Expect to hear the early, biker-bar-band hits (“Long Train’ Runnin’,” “Listen to the Music,” “Black Water,” “China Grove,” “Rockin’ Down the Highway”) along with the later R&B-tinged material (“What a Fool Believes,” “Minute by Minute,” “It Keeps You Runnin’” “Takin’ It to the Streets”) and some deeper cuts.

In 2022, Simmons and Johnston collaborated with music journalist Chris Epting on their memoir Long Train Runnin’: Our Story of the Doobie Brothers. And when a copy is held up to the Zoom camera, Simmons has an instant reaction.

“Oh, that one’s been banned! It’s not an, uh, complete summation of the band’s story, but it’s an approximation!” he laughs.

“We had contemplated doing a book through the years, but it’s hard to get started. We’re not novelists. Chris got things going. We told stories to him, he wrote it down, and gave it back to us. He really helped to shake our memories. We’d tell him a story and he’s go find a poster or photograph and bring it back, and that would open more memories. And then we rewrote more.”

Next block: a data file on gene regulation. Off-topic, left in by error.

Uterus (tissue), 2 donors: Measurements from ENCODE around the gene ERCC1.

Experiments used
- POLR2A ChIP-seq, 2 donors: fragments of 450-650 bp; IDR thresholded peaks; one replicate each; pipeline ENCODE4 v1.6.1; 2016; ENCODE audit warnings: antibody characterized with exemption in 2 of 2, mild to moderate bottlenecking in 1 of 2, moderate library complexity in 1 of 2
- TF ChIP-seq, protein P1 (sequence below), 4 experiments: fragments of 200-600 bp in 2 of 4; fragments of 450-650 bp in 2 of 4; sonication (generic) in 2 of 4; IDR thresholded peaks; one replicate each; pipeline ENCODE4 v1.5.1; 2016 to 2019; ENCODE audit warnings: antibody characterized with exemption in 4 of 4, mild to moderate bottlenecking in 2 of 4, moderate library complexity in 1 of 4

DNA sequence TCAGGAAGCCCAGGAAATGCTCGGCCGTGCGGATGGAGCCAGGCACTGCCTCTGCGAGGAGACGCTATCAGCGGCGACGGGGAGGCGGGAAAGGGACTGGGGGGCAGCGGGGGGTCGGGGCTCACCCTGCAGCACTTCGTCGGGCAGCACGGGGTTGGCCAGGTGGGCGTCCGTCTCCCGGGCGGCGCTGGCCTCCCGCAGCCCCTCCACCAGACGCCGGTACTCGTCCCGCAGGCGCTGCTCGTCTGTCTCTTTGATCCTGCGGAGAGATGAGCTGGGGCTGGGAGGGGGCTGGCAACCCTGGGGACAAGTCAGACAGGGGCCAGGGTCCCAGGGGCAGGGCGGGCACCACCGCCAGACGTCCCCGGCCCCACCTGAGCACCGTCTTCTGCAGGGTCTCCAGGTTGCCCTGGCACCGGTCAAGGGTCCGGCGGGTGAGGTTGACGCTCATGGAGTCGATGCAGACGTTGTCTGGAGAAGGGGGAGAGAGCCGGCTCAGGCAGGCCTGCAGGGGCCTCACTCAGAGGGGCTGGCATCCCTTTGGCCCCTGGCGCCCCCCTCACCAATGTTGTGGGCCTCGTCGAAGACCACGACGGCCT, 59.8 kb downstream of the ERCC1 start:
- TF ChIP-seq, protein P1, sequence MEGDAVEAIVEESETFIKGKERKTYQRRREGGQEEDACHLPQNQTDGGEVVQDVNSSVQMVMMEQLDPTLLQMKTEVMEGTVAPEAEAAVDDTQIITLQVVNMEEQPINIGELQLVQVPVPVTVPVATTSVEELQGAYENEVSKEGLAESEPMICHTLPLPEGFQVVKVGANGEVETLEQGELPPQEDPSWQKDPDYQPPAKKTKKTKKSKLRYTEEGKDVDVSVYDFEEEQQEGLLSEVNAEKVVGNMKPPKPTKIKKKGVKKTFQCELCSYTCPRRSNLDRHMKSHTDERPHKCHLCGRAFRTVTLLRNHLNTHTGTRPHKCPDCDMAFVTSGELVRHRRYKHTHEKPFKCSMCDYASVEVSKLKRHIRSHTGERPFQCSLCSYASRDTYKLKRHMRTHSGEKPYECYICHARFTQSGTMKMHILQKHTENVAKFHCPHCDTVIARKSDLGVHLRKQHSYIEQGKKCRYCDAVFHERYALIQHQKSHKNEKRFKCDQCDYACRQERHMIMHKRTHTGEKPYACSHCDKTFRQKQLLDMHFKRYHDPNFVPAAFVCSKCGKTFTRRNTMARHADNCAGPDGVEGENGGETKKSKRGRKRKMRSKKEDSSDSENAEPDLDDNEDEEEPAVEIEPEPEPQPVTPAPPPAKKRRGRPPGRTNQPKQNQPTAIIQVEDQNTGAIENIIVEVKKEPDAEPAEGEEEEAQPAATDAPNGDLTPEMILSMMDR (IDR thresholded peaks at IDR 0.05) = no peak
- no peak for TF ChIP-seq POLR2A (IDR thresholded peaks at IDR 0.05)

Simmons adds that he and Johnston would have the same experience, but sometimes conflicting memories, which they’d toss back and forth from different angles.

“It was fun to remember stuff and laugh about it. We also had some more serious things. Not really sad stories, but there was some sadness there. It was the truth of what went down.”

The lineup for this tour will again include Simmons, Johnston, McDonald, John McFee (multiple instruments/vocals), and longtime touring members Marc Russo (sax), Ed Toth (drums), John Cowan (bass/vocals), and Marc Quiñones (percussion)

In 2020, and longtime snub was set right when the Doobies Brothers were finally inducted into the Rock and Roll Hall of Fame. But again, COVID reared its ugly head.